Franciscan image
Home
Franciscan image
Francis of Assisi Franciscan Resources The Order -- Rome The Friars -- USA Contact Us  
Vocations Prayer Requests Franciscan Poetry Favorite Sites Peace & Justice Our Guestbook

  The Province
  Administration
  Mass Association

 

Planned Giving
Province Directory
Province History
Province Apostolates
T.O.R. / S.F.O.
Province Connection
Franciscan Friars
Volunteer Program
Province Newsletter
  Death Notices
GENERAL..imagesblu_gry.gif (541 bytes) St. Bernardine
Monastery
___________
 
 Who is St.       Bernardine
___________

Biography of
St. Bernardine
of Siena

___________
 

Friary Recipes
Buy Note Cards
Franciscans
Catholic America
 
 

 
St. Bernadine Monastery - Motherhouse

The Franciscan Friars, TOR
Province of the Immaculate Conception, USA

SAINT BERNARDINE MONASTERY
P.O. Box 139 - Hollidaysburg, PA 16648-0139

( Click on thumbnails to enlarge pictures )

 

 

 Highland_Hall_Seminary       St. Francis & Wolf

Francis Stained Glass Chapel

The Beginnings

In the early 1920's much thought was given to the juridic status of their little fraternity by the early friars. A Commissariate, by its nature, is a temporary and provisional thing, about the middle of the decade, it was decided to raise it to the status of a Province of the Order. With the concurrence of all the friars, a formal request was sent to the General Curia for the elevation of the Commissariate into a Province.

On July 28th, 1925, the Holy Father, Pius XI, granted the Minister General, Fr. Arnaldo Rigo, the faculty to act favorably on the petition. The necessary formalities were completed and the decree of erection of the Province of the Immaculate Conception of the Blessed Virgin Mary was drawn up on August 16, 1925 and read publicly at a meeting in the Friary of Our Lady of Mt. Carmel, Altoona on August 25, 1925. Representing the Minister General at this ceremony and during the subsequent Provincial Congregation, our first, was the Very Rev. Bernardine Russo. The first Minister Provincial was the Very Rev. Jerome Zazzara who had been serving as the Commissary since 1920.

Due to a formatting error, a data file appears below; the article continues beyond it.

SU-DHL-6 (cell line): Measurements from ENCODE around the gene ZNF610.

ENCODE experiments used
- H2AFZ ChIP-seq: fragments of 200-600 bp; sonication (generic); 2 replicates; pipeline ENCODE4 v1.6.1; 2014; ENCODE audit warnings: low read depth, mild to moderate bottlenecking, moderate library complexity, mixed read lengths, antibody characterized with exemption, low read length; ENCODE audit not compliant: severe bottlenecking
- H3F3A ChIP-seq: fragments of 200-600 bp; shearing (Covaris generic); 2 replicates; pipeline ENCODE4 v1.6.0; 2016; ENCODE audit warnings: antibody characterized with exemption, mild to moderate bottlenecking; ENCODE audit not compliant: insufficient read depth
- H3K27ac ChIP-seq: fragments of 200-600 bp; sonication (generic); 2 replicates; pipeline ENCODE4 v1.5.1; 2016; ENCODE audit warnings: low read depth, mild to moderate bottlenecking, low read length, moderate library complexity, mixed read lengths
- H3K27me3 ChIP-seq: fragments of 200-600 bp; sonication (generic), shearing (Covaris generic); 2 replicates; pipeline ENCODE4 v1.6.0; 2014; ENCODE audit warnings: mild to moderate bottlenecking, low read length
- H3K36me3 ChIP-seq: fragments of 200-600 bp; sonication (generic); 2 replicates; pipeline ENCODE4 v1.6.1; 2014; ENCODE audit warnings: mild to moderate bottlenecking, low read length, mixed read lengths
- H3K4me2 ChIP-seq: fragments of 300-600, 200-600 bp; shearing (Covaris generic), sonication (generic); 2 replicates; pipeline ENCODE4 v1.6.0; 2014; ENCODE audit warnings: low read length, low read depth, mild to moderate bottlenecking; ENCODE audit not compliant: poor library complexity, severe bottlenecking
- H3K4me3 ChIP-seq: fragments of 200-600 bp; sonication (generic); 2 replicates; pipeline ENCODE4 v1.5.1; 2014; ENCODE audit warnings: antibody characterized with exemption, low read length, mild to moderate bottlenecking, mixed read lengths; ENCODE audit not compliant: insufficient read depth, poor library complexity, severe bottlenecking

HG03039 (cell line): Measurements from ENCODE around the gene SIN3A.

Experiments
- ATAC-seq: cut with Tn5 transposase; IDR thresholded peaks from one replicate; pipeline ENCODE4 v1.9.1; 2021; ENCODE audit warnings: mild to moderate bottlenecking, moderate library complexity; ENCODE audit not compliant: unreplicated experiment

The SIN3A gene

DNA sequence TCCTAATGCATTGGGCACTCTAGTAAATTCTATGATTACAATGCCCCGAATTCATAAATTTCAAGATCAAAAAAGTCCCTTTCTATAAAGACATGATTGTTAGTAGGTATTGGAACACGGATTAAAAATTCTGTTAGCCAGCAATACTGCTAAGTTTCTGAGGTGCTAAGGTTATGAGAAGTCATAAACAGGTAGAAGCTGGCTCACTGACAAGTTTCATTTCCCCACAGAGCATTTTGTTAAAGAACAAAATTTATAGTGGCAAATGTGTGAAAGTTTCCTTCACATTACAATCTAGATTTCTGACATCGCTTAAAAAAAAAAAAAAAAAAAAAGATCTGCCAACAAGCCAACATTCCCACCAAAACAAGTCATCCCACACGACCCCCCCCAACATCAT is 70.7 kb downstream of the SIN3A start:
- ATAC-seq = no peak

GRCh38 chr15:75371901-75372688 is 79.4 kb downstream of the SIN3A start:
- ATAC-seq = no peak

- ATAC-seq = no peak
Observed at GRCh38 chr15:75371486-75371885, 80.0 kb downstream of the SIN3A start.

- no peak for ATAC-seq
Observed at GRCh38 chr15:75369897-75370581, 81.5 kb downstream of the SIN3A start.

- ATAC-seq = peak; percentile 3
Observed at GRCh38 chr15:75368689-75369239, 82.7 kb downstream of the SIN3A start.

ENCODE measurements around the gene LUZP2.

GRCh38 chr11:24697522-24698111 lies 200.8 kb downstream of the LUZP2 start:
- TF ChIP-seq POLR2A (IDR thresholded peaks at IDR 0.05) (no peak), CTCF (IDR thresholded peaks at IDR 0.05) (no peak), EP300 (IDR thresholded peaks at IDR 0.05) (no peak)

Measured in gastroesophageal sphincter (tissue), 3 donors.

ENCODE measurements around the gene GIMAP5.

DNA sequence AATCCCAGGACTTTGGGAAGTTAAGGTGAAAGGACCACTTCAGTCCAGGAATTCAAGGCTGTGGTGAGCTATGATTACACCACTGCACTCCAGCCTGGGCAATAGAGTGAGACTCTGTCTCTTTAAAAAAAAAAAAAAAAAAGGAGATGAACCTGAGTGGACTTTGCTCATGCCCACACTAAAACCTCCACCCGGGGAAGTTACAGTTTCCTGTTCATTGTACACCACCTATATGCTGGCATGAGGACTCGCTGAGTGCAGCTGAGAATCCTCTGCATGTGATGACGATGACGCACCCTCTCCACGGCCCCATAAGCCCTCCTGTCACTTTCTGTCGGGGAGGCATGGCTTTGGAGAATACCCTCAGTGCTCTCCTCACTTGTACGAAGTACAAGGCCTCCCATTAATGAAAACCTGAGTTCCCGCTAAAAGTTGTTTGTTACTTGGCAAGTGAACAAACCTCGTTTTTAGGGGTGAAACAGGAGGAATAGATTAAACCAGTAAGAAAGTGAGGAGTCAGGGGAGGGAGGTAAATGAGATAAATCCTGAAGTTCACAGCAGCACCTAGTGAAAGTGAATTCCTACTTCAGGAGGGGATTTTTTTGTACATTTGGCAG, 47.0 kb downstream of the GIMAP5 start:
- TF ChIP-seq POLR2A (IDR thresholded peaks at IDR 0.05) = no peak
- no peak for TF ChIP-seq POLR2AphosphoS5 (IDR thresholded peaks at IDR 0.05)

The new Province promptly applied for legal status through its incorporation by civil law in the State of Pennsylvania at the local county courthouse. The next move was to build a House of Formation on the tract of land at Hollidaysburg which they had purchased several years earlier. The Monastery building was erected and dedicated to St. Bernardine of Siena to honor .... it is said ... the patron saint of the Minister General's delegate, Fr. Bernardine Russo who had proved a wise and friendly advisor to the friars. It was a proud occasion for the friars of the new Province when, in the summer of 1928, Bishop McCort, in the presence of a large crowd of clergy and laity, blessed and laid the cornerstone of the Monastery building. The first class of candidates was accepted on October 17, 1929. This first group was composed of: John Flannelly, Paul Hatch, Louis Hileman and Cletus Adams. A fifth member of the group, Joseph Soltis, did not persevere.

The faculty of the Monastery school consisted of: Fr. Benignus Gallagher, Angelo Piacentini, Charles Smyth and Albert Petaccia, STD, a secular priest who gave his time and talents to the Province from 1929 until his death in 1949. Another friar who taught at the Monastery at that time was Fr. Anthony Bauza, of the Spanish Province, who taught at St. Francis College and came down from Loretto to give classes in Gregorian Chant.

The first Investiture Ceremony took place in the Monastery chapel on January 6, 1930 when Bros. John Flannelly and Paul Hatch received the holy habit of the Third Order Regular of St. Francis. Fr. Charles Smyth served as the first Master of Novices. One year later, the first Profession of Vows Ceremony was celebrated.

The essential elements were now in place in the Province: dedicated friars, an active and successful apostolate, and a House of Formation to receive new vocations.

Over these many years, St. Bernardine Monastery has served the Province as our Novitiate for the many men who have come to be Franciscan religious priests and brothers.

Our Novitiate and Formation Programs now take place in other areas of the country, but St. Bernardine Monastery continues to  serve the Province as our  Retirement Home for our elderly priest and brother friars.